Legio IX Hispana
||This article needs attention from an expert in Military history. (August 2011)|
|Legio IX Hispana|
Map of the Roman empire in 125 CE, under emperor Hadrian, showing the Legio IX Hispana, then stationed (from 121 to c. 132 CE) on the river Rhine at Noviomagus (Nijmegen, Netherlands), in Germania Inferior province
|Active||Before 58 BCE to sometime in the 2nd century CE|
|Country||Roman Republic and Roman Empire|
|Type||Roman legion (Marian)|
Legio Nona Hispana (Ninth Spanish Legion) was a Roman legion which operated from the 1st century BCE until mid-2nd century CE. The legion's fate is unknown, but has been the subject of considerable interest and research. It was based in York in 108. The theory that it was destroyed in action north of Hadrian's Wall around 117 was popularized by a 1954 novel. Tile stamps subsequently found in Nijmegen show that the legion was based there in 121 to 130. Dio Cassius records that a legion was destroyed in Armenia by the Parthians in 161, possibly the Ninth Legion. In any event, the Ninth does not appear in a list of legions compiled in 165.
Caesar's Ninth Legion fought in the battles of Dyrrhachium and Pharsalus (48 BCE) and in the African campaign of 46 BCE. After his final victory, Caesar disbanded the legion and settled the veterans in the area of Picenum.
Following Caesar's assassination, Octavian recalled the veterans of the Ninth to fight against the rebellion of Sextus Pompeius in Sicily. After defeating Sextus, they were sent to the province of Macedonia. The Ninth remained with Octavian in his war of 31 BCE against Mark Antony and fought by his side in the battle of Actium. With Octavian as sole ruler of the Roman world, the legion was sent to Hispania to take part in the large-scale campaign against the Cantabrians (25–13 BCE). The nickname Hispana ("stationed in Spain") is first found during the reign of Augustus and probably originated at this time.
After this, the legion was probably a member of the imperial army in the Rhine border that was campaigning against the Germanic tribes. Following the abandonment of the Eastern Rhine area (after the disaster of the Battle of the Teutoburg Forest – 9 CE), the Ninth was relocated in Pannonia.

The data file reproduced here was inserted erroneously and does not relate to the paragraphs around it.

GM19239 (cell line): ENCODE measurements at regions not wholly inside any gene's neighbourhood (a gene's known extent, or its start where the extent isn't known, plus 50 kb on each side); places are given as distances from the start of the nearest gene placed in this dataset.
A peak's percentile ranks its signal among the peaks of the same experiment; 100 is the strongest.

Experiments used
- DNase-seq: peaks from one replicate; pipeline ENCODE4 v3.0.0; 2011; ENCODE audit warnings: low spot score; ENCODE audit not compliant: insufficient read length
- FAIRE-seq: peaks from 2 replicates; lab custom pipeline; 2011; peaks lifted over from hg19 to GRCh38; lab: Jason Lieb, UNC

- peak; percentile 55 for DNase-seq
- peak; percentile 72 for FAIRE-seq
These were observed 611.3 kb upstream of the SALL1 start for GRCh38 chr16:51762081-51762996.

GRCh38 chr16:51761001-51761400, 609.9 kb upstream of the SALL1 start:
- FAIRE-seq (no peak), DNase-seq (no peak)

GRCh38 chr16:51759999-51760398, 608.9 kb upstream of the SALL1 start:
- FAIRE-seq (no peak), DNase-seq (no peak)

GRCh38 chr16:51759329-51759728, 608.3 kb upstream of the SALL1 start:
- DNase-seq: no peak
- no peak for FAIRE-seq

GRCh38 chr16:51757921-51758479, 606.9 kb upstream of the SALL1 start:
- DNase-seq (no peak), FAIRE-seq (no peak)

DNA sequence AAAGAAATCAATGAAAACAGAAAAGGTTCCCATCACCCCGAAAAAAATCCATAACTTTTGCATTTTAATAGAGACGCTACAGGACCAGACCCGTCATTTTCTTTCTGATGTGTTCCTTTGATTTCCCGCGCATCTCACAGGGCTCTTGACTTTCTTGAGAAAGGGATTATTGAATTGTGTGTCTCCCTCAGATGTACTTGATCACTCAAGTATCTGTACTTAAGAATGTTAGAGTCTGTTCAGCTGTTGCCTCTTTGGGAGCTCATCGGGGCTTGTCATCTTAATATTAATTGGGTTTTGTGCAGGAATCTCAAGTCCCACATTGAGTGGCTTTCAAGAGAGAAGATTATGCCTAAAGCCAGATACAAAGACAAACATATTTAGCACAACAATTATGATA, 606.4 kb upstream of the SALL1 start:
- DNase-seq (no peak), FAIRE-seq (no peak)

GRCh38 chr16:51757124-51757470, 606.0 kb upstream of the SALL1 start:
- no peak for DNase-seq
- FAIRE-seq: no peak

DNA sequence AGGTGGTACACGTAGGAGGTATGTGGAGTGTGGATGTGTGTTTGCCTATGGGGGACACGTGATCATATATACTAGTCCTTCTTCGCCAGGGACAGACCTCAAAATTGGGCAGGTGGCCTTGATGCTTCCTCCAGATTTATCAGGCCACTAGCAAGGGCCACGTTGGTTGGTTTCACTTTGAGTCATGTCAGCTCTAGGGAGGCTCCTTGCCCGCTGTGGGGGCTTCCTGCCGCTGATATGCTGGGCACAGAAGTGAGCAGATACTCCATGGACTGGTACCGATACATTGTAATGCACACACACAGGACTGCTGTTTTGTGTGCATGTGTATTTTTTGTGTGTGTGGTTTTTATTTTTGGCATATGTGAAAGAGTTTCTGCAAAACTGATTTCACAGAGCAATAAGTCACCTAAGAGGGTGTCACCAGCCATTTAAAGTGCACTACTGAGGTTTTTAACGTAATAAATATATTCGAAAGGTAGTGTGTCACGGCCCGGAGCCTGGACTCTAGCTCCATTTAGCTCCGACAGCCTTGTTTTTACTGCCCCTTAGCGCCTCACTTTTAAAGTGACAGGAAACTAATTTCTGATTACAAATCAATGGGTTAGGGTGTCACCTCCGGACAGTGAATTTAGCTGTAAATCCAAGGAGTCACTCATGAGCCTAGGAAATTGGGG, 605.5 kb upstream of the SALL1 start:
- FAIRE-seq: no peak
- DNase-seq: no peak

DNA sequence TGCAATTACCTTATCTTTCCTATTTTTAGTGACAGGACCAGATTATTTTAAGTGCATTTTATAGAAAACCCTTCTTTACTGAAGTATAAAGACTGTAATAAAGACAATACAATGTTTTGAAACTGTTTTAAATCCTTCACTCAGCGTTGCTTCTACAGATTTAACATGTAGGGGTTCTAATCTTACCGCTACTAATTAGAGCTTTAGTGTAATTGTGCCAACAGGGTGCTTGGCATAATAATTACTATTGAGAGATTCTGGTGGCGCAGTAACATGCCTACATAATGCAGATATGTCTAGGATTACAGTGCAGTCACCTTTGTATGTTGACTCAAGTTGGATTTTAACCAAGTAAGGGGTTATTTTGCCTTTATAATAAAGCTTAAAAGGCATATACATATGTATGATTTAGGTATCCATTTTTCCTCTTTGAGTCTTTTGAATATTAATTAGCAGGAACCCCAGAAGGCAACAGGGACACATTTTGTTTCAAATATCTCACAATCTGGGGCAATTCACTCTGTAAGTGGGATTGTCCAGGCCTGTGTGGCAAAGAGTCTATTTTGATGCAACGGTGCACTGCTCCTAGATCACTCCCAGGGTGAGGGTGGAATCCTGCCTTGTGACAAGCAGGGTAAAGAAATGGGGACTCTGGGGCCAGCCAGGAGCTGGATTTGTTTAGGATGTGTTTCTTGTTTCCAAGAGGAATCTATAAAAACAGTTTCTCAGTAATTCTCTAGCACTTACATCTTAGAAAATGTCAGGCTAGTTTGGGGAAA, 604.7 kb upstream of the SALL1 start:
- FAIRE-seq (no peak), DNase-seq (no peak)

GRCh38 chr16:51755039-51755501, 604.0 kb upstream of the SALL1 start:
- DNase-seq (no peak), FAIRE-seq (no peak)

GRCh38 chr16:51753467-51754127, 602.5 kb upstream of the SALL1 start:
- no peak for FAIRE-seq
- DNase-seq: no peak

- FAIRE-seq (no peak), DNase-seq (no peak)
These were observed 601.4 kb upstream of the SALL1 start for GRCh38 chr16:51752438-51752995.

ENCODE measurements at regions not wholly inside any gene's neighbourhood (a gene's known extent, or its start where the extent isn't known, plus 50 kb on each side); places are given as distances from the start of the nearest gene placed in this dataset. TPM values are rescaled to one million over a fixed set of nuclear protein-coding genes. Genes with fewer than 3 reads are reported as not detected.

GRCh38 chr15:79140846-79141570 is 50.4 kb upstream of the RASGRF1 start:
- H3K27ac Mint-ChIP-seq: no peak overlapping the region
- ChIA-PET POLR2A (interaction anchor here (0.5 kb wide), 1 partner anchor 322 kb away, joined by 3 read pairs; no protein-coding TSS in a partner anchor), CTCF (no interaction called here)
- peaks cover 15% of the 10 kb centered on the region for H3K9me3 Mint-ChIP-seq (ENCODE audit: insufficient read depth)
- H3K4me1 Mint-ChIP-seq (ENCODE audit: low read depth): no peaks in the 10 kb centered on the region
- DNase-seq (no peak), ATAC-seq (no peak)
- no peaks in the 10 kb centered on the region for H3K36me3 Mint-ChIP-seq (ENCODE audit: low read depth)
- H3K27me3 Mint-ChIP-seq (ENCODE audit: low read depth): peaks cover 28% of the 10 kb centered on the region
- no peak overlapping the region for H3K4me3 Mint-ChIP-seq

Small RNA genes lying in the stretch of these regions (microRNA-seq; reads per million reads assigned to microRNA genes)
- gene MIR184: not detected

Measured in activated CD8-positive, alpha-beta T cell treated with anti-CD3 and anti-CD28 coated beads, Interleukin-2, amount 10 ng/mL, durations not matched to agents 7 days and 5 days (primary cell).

Invasion of Britain
In 43 CE they probably participated in the Roman invasion of Britain led by emperor Claudius and general Aulus Plautius, because they soon appear amongst the provincial garrison. In 50 CE, the Ninth was one of two legions that defeated the forces of Caratacus at Caer Caradoc. Around 50 CE, the legion constructed a fort, Lindum Colonia, at Lincoln. Under the command of Caesius Nasica they put down the first revolt of Venutius between 52 and 57. The Ninth suffered a serious defeat under Quintus Petillius Cerialis in the rebellion of Boudica (61) and was later reinforced with legionaries from the Germania provinces. Around 71 CE, they constructed a new fortress at York (Eboracum), as shown by finds of tile-stamps from the site.
It is often said that the legion disappeared in Britain about 117 CE.[dead link] However, the names of several high-ranking officers of the Ninth are known who probably served with the legion after c. 120 (e.g., Lucius Aemilius Karus, governor of Arabia in 142/143), which suggests that the legion continued in existence after this date. It has been suggested that the legion may have been destroyed during the Bar Kochba Revolt in Iudaea Province, or possibly in the ongoing conflict with the Parthian Empire but there is no firm evidence for this.
The last testified activity of the Ninth in Britain is during the rebuilding in stone of the legionary fortress at York (Eboracum) in 108 CE. Its subsequent movements remain unknown, but there is crucial evidence, in the form of two stamped tiles, of the Legion's presence at Nijmegen (Noviomagus) in the Netherlands, which had been evacuated by X Gemina. As these were stamped by the legion, and not by a vexillation of the legion, they cannot relate to the known presence of a subunit of the legion on the Rhine frontier during the mid-80s when the emperor Domitian was fighting his war against the Chatti.